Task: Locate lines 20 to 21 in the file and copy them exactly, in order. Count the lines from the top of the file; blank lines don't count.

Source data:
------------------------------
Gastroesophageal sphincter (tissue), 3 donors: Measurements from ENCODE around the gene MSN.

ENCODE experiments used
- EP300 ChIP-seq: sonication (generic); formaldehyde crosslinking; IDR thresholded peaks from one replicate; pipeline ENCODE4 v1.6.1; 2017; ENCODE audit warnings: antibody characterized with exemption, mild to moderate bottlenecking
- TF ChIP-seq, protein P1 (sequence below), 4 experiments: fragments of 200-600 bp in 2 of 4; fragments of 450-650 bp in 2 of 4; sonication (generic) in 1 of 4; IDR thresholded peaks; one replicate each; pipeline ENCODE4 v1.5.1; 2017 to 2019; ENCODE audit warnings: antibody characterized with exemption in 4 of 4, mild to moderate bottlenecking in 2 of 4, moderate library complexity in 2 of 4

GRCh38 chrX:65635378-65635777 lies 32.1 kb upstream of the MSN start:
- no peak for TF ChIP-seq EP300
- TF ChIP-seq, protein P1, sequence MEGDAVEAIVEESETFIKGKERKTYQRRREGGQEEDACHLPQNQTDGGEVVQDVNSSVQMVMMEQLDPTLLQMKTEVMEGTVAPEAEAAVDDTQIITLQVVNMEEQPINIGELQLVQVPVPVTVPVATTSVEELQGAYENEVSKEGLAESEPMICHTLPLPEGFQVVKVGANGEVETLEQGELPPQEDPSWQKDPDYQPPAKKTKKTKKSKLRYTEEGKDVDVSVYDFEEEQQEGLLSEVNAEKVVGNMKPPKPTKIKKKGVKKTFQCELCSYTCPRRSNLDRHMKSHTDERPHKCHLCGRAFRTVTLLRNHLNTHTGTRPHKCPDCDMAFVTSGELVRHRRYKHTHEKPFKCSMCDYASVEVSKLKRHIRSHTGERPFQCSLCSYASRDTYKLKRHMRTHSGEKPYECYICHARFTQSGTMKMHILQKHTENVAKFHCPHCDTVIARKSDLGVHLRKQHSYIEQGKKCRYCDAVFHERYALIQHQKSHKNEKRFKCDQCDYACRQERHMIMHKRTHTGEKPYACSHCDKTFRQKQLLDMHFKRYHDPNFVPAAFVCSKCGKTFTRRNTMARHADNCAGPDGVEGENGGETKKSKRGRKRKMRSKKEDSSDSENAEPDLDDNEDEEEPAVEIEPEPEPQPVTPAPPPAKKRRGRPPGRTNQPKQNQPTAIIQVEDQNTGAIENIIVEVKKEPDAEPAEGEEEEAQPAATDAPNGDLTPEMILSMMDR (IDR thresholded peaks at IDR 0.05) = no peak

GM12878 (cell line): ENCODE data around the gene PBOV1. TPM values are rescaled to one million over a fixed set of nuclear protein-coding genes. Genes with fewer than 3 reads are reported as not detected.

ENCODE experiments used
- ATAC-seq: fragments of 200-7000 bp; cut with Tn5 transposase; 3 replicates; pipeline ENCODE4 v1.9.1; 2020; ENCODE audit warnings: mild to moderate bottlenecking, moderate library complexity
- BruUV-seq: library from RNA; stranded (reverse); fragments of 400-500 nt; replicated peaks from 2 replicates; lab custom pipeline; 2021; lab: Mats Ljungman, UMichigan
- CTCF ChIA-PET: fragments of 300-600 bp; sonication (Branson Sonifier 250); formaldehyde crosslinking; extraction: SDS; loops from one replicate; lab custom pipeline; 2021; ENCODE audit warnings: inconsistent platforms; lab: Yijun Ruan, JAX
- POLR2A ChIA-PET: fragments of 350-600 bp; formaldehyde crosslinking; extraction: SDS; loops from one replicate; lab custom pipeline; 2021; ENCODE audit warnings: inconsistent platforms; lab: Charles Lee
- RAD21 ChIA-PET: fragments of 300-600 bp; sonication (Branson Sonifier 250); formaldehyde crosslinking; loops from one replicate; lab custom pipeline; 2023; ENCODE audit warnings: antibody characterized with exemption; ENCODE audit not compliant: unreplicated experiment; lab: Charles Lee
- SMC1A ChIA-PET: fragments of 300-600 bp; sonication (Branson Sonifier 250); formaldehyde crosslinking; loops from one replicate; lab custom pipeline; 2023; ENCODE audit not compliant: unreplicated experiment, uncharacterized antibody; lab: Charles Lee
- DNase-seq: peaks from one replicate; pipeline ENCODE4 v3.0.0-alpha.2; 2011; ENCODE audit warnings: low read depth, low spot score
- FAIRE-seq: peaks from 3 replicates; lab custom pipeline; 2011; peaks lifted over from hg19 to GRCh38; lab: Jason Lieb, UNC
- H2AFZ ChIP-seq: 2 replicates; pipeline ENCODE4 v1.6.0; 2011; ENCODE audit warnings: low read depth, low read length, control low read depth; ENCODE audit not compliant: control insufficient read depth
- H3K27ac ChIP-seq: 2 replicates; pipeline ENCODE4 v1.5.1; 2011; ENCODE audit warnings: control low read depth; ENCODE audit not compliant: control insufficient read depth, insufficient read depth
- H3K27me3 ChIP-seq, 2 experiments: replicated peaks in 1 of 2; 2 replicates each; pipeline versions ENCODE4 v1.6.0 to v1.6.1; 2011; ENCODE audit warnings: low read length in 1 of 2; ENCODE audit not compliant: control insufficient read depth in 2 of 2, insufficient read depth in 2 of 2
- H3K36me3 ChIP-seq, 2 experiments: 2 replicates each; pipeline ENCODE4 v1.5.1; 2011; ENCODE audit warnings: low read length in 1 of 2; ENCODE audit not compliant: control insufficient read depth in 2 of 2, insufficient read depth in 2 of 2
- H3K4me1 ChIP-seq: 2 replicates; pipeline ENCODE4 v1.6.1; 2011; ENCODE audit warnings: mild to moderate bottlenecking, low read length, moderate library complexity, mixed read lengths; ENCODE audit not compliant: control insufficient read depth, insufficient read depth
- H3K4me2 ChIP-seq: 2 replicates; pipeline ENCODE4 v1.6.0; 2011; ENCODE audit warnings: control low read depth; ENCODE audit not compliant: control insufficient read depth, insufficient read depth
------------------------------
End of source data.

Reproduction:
- H3K27me3 ChIP-seq, 2 experiments: replicated peaks in 1 of 2; 2 replicates each; pipeline versions ENCODE4 v1.6.0 to v1.6.1; 2011; ENCODE audit warnings: low read length in 1 of 2; ENCODE audit not compliant: control insufficient read depth in 2 of 2, insufficient read depth in 2 of 2
- H3K36me3 ChIP-seq, 2 experiments: 2 replicates each; pipeline ENCODE4 v1.5.1; 2011; ENCODE audit warnings: low read length in 1 of 2; ENCODE audit not compliant: control insufficient read depth in 2 of 2, insufficient read depth in 2 of 2